After TRAI chief’s Aadhaar dare ignited a debate on public display of the 12-digit number, the UIDAI is planning a user outreach to sensitise people about the dos and don’ts of sharing their biometric identifier. The Unique Identification Authority of India (UIDAI) intends to equate the Aadhaar number with other personal information (such as PAN, bank account and credit card number) to caution users against placing their personal details in the public domain, particularly on digital platforms like Twitter and Facebook.
“It is necessary to inform people that they should use Aadhaar freely, without fear, and a detailed FAQ (frequently asked questions) will be issued in this regard,” Ajay Bhushan Pandey, CEO of UIDAI, told PTI.
The FAQ will address nearly half a dozen queries related to the issue that has been hotly-debated over the past fortnight ever since TRAI Chairman R S Sharma tweeted his Aadhaar number and dared netizens to show how mere knowledge of the ID can cause him ‘real harm’.
The queries include whether Aadhaar can be used freely in the backdrop of UIDAI’s recent advisory to people not to put their 12-digit number on public display.
The UIDAI has sought to draw a parallel between Aadhaar and other personal information like PAN (Permanent Account Number) and bank account number to tell people that personal details should not be placed in the public domain so as to avoid “unwarranted invasion attempt” on privacy.
At the same time, UIDAI has said that Aadhaar should be given freely for proving one’s identity and for transaction purpose, just like one gives bank account or other details for a specific purpose.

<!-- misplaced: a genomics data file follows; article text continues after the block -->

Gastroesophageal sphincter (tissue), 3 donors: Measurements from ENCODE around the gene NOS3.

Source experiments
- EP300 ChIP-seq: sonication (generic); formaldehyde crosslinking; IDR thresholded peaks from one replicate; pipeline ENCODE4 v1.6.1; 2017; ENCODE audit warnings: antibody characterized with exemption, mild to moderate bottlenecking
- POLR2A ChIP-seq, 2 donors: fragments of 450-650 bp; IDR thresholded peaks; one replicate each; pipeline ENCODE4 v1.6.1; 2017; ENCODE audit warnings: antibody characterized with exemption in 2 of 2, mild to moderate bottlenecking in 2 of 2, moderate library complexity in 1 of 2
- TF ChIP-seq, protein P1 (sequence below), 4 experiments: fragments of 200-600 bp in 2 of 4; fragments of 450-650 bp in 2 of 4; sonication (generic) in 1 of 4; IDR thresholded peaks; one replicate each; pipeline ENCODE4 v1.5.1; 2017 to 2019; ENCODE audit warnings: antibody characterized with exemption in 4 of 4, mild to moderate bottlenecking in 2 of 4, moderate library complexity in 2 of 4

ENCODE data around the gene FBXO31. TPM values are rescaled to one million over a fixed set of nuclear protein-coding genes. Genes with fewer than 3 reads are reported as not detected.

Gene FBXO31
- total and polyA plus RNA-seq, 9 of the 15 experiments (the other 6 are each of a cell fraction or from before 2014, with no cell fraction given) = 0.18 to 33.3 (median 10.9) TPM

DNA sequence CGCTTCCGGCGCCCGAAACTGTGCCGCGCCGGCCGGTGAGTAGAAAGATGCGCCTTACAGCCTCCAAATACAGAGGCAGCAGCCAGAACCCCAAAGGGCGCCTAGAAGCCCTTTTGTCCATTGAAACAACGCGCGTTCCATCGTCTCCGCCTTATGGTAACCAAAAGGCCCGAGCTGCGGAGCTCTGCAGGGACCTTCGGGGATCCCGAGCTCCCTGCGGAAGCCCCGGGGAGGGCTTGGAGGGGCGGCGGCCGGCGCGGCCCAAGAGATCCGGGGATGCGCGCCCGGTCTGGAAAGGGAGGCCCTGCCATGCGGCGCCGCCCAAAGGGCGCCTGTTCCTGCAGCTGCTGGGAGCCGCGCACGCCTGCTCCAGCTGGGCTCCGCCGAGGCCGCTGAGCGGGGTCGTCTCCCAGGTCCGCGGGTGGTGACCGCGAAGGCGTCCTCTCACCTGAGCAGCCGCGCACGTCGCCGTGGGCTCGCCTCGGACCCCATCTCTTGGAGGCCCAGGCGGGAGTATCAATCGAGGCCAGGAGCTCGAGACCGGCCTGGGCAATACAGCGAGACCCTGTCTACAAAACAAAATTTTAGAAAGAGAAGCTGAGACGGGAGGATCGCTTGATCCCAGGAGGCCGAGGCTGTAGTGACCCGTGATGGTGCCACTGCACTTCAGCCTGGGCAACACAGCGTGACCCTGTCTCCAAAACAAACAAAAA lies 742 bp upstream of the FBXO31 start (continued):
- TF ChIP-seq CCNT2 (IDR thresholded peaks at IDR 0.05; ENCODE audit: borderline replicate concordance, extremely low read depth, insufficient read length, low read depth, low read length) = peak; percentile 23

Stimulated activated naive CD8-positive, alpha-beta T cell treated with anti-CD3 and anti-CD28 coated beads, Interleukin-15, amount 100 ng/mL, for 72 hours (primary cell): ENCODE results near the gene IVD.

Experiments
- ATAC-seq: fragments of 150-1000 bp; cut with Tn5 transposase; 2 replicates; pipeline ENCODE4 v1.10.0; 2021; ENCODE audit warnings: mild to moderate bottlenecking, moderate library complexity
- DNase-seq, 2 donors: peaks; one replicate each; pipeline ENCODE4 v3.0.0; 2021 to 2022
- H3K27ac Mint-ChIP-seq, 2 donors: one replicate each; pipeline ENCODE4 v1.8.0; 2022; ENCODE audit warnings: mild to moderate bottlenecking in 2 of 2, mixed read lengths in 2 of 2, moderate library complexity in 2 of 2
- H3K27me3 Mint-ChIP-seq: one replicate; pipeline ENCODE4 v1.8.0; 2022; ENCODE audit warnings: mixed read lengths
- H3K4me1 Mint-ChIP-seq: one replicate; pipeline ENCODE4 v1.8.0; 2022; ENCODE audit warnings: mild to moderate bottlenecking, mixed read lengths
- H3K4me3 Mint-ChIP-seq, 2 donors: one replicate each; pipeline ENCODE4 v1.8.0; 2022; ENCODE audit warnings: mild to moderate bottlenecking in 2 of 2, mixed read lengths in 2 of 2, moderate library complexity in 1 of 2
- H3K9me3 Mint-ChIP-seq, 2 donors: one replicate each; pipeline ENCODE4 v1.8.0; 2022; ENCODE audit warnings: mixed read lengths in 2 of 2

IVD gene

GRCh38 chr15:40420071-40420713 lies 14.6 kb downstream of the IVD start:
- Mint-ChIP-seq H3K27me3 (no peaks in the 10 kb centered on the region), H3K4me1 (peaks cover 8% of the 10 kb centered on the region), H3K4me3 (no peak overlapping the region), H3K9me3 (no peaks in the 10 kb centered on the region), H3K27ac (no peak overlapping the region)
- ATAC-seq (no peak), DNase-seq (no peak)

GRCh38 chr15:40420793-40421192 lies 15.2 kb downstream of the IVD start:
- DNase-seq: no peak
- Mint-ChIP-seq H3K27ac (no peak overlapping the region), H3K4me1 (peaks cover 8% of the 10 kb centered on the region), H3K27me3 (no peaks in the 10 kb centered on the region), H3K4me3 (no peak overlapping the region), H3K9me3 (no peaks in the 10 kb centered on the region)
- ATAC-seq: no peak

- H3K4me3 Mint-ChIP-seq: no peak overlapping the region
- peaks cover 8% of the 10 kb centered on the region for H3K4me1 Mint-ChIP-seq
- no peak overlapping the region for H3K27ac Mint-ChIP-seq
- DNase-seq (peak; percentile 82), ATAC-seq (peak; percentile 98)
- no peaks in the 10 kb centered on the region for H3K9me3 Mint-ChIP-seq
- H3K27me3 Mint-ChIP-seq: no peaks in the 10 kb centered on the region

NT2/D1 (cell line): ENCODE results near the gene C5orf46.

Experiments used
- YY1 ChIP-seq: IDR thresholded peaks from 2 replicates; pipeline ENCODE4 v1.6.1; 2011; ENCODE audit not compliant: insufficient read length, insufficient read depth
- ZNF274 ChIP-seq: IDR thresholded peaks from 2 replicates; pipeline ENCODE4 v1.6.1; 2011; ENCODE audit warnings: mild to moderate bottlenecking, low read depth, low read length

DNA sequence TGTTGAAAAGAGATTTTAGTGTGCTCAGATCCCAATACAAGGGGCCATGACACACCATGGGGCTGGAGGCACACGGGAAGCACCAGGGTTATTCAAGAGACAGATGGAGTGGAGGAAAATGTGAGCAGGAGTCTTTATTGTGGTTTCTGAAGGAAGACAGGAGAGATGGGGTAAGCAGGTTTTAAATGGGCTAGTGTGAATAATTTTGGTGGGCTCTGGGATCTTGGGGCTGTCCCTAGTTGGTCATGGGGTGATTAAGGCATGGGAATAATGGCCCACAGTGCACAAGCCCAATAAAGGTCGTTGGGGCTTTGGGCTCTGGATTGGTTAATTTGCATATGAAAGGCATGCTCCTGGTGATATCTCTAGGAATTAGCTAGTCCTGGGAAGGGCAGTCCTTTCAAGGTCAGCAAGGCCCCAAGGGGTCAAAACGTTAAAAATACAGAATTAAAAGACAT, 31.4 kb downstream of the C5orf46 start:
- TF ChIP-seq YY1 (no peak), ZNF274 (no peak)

UIDAI’s proposed FAQs argue that mere knowledge of Aadhaar cannot harm an individual or be misused for impersonation, as it is fortified with additional security layers like biometrics and OTP (one time password) authentication, making it more secure than other identity documents.
The nodal body will also tackle other queries including whether a bank account can be opened or money withdrawn in a fraudulent manner by merely knowing someone’s Aadhaar number.
UIDAI has also outlined the responsibilities of banks and other user organisations in carrying out the required checks and due diligence in this regard.
The public outreach plan comes just days after Sharma had a stand-off with critics of Aadhaar when he disclosed his unique ID number on microblogging site Twitter and asked people to show how mere knowledge of the number could be used to harm him.
An ardent supporter of the Aadhaar programme and a former director general of UIDAI, Sharma’s move had caused a social media flutter and an avalanche of tweets had ensued in the aftermath of the episode.
Some users claimed to have got access to Sharma’s bank account number and email, although the TRAI chief had refuted such claims, saying they were untrue.
With social media on the boil, the UIDAI on July 31 asked people not to share their 12-digit identifier on the internet and social media, or pose such challenges to others.
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